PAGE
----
Why I think Awkward Black Girl is the future of television

I don’t watch a whole lot of television these days. I get most of my entertainment online, and when I do watch television programming, it’s on Hulu or Netflix. My favorite TV show of 2011 isn’t a traditional television show at all, however. It’s a web series called the Misadventures of Awkward Black Girl. The best way I can describe this show is “Black Grownup Daria” ABG chronicles the daily life of J, a socially inept black woman in her 20’s as she navigates work and dating in Los Angeles.

For obvious reasons, this show resonates with me. For all that I enjoy shows like Community and Parks and Recreation, ABG is the first time I’ve seen anything even remotely reflecting my life presented in such a format. So naturally, I’m a bit protective of the show. (The last web series I loved this much was “McCourt’s in Session” and there was only three episodes of those, so ABG is a vast improvement on a number of levels.)

In the past few months, the show’s popularity has soared. Issa Rae, the show’s creator/star has been on dozens of magazines and blogs and even CNN recently.  It’s like Issa Rae has become the black Felicia Day, and I love it. When the show took to Kickstarter to raise funds to complete additional episodes, ABG fans stepped up to the plate and raised more than the projected goal of $30,000 to complete ABG’s season. Once again, Kevin Kelly’s 1000 True Fans model proves itself replicable:

A creator, such as an artist, musician, photographer, craftsperson, performer, animator, designer, videomaker, or author – in other words, anyone producing works of art – needs to acquire only 1,000 True Fans to make a living.

I don’t know if Issa Rae is yet making a living from ABG, but she is able to continue her work, improve the show and gain new fans. She’s really stepped up her game when it came to marketing and fan engagement, the college tour is a great idea, the t-shirts/merch are awesome and I love their approach of giving all the ABG characters their own fan pages. Issa Rae knows what she’s doing and understands what the fans want.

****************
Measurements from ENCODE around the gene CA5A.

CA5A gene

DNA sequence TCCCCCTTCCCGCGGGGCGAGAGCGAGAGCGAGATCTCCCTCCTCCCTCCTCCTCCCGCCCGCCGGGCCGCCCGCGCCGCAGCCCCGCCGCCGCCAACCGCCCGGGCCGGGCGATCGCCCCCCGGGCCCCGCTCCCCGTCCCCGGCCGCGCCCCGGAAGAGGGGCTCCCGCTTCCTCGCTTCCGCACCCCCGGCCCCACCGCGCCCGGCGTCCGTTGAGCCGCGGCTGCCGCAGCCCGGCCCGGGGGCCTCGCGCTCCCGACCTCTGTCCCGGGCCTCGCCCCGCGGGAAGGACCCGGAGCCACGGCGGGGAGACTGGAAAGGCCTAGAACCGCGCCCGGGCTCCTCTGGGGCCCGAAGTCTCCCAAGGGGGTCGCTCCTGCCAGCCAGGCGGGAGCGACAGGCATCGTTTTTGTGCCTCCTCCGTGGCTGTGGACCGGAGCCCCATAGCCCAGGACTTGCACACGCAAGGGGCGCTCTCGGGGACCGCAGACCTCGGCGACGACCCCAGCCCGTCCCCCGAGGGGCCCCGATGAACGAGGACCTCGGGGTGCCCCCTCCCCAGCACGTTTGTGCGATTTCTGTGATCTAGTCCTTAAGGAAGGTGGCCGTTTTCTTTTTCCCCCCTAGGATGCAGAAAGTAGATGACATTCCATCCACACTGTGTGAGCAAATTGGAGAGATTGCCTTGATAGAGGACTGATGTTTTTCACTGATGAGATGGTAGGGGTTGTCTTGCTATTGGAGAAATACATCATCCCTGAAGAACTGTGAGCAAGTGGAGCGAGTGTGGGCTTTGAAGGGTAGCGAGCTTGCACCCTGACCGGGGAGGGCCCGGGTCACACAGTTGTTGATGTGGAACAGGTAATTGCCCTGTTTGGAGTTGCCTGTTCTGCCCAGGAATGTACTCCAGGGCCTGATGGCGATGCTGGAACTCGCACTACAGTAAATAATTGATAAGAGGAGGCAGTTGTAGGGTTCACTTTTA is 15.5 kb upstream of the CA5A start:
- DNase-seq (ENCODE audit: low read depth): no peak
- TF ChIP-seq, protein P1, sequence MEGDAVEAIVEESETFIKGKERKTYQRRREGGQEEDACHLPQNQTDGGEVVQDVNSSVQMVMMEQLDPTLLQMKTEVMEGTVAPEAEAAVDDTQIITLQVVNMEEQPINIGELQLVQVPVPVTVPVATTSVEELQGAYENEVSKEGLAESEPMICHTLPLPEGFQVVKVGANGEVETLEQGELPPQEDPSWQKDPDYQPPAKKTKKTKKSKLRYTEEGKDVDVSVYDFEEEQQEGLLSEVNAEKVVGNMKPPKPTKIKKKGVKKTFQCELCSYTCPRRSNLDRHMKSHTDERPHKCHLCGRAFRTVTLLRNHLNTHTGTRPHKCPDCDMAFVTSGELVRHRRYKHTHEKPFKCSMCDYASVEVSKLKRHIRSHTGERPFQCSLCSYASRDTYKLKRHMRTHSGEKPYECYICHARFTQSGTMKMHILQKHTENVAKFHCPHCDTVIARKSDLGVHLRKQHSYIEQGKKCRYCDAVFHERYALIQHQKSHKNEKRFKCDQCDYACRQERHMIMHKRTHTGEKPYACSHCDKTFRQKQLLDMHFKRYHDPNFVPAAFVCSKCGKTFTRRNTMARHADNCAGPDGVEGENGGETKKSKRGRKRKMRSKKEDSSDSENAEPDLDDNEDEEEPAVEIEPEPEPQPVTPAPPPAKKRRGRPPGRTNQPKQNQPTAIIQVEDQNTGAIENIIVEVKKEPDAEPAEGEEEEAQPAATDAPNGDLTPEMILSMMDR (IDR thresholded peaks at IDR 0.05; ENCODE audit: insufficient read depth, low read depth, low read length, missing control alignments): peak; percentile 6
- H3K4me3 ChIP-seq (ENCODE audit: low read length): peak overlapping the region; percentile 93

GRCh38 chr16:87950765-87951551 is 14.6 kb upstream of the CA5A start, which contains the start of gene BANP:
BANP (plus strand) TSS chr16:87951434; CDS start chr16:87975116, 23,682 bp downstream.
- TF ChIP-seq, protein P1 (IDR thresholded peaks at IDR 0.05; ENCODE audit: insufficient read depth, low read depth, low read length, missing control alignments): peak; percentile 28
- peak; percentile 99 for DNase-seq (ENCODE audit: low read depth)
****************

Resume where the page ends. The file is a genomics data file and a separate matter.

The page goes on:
As the show’s popularity and buzz increases, there’s been talk of ABG moving to television. When the show first started, I was rooting for Issa Rae to be discovered by a network and picked up for TV, so maybe, for the first the first time in my TV watching life, I can see TV show that reflects my life in some way (what a concept) but with the success of the Kickstarter campaign, and the continuing grassroots support of ABG, I’ve begun to wonder if ABG (or other web series) needs traditional TV at all. TV execs like to pat themselves on the back for having a show with two black leads, but then only keep that show on for three weeks (though, to be honest “Undercovers” did suck) If fans continue to support Issa and ABG (i.e. if supporters become subscribers) who needs traditional TV?

My thoughts have echoed this blogger, who breaks down some of the math:

“…set up a website where fans can pay $5/mo for unlimited viewing. That’s a reasonable $60/year for each of us, and since a show like ABG has at least 25000 fans, that’s a generous $125,000/mo for them. ABG and Ktown Cowboys have shown us that we don’t need to see special effects or massive explosions, or ridiculous, over-the-top wardrobes. We just need to see us. We just need to see people who look like us, sound like us, and behave the way we do in real life, without someone else’s agenda coloring the script. I watch a 10-minute episode of ABG and it sends me straight to Cloud Nine. I end each episode feening for the next one. I see a dark chocolate, natural-haired black woman being witty and holding it down on her own show and I am catapulted into heaven.”

I think “K” is onto something, I love the idea of fan supported online series becoming the rule rather than the exception. And regardless , I think TV execs could takes notes on how popular web series like ABG are marketed to fans. However, I still want to see Issa Rae get the opportunity to create for mainstream television. Mainstream television needs this, more than ever.

Why? I saw “The Help” last month. I was on the fence about seeing it for the entire summer, I had conflicting feelings about the film from the time I heard of its release (I’ve not read the book) Once again we have a Civil Rights era film about Black people but written and directed by white people, and I was bracing myself for some painful stereotypes.

As I watched and enjoyed the film, I was still settled with a growing sense of unease. It’s 2011, Viola Davis and/or Octavia Spencer will likely get Oscar nominations for playing the same type of role that Hattie McDaniel played when she won in 1940. To be fair, Abileen and Minny are certainly no Mammy stereotypes; they’re well-acted and three dimensional characters.